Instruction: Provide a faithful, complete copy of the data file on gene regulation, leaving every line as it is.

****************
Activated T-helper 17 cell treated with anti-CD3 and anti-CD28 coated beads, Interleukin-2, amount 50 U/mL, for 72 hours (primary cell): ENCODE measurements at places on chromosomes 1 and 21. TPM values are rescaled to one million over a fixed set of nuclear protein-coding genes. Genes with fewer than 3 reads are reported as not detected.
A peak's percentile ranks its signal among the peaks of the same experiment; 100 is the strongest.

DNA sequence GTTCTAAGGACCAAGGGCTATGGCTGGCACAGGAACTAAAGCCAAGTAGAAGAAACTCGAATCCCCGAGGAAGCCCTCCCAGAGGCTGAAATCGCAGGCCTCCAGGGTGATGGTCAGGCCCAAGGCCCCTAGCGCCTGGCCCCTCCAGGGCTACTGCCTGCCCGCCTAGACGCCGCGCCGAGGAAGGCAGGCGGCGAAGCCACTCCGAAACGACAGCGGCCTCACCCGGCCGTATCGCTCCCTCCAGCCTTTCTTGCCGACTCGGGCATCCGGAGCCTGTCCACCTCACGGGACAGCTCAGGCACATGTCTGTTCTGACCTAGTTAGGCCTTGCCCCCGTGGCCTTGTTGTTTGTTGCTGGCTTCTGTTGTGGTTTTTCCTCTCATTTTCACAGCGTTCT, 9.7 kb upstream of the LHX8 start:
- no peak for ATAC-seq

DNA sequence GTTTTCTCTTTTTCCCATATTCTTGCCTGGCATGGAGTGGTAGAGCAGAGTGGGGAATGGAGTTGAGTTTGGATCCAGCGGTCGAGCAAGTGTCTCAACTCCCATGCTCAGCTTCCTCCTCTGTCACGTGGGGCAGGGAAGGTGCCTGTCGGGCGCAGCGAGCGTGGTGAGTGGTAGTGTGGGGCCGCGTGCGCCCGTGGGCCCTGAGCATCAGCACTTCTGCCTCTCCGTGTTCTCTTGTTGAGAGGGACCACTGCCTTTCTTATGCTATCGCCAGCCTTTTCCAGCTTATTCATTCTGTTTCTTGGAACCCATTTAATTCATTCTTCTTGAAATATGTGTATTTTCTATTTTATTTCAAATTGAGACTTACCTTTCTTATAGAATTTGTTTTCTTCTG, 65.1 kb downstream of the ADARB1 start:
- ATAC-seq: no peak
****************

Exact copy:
Activated T-helper 17 cell treated with anti-CD3 and anti-CD28 coated beads, Interleukin-2, amount 50 U/mL, for 72 hours (primary cell): ENCODE measurements at places on chromosomes 1 and 21. TPM values are rescaled to one million over a fixed set of nuclear protein-coding genes. Genes with fewer than 3 reads are reported as not detected.
A peak's percentile ranks its signal among the peaks of the same experiment; 100 is the strongest.

DNA sequence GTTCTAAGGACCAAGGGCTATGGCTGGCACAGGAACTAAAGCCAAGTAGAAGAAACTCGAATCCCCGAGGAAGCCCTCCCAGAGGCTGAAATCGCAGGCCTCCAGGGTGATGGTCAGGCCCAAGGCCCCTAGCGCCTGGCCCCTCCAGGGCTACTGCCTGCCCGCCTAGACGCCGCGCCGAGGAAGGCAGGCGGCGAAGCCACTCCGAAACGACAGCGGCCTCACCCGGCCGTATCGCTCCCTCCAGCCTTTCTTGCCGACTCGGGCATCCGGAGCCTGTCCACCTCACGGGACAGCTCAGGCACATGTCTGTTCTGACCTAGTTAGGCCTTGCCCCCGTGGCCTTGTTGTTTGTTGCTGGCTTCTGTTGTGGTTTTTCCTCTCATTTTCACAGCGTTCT, 9.7 kb upstream of the LHX8 start:
- no peak for ATAC-seq

DNA sequence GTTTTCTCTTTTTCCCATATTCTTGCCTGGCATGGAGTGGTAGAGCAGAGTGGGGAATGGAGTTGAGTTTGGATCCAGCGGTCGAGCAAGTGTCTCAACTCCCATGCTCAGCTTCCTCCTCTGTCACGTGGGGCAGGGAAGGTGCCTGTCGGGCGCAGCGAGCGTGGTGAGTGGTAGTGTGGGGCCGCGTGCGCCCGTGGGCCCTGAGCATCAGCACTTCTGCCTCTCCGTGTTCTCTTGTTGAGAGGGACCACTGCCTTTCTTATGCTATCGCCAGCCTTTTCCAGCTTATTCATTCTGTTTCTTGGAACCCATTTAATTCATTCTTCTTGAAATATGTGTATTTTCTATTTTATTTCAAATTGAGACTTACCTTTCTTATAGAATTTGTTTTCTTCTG, 65.1 kb downstream of the ADARB1 start:
- ATAC-seq: no peak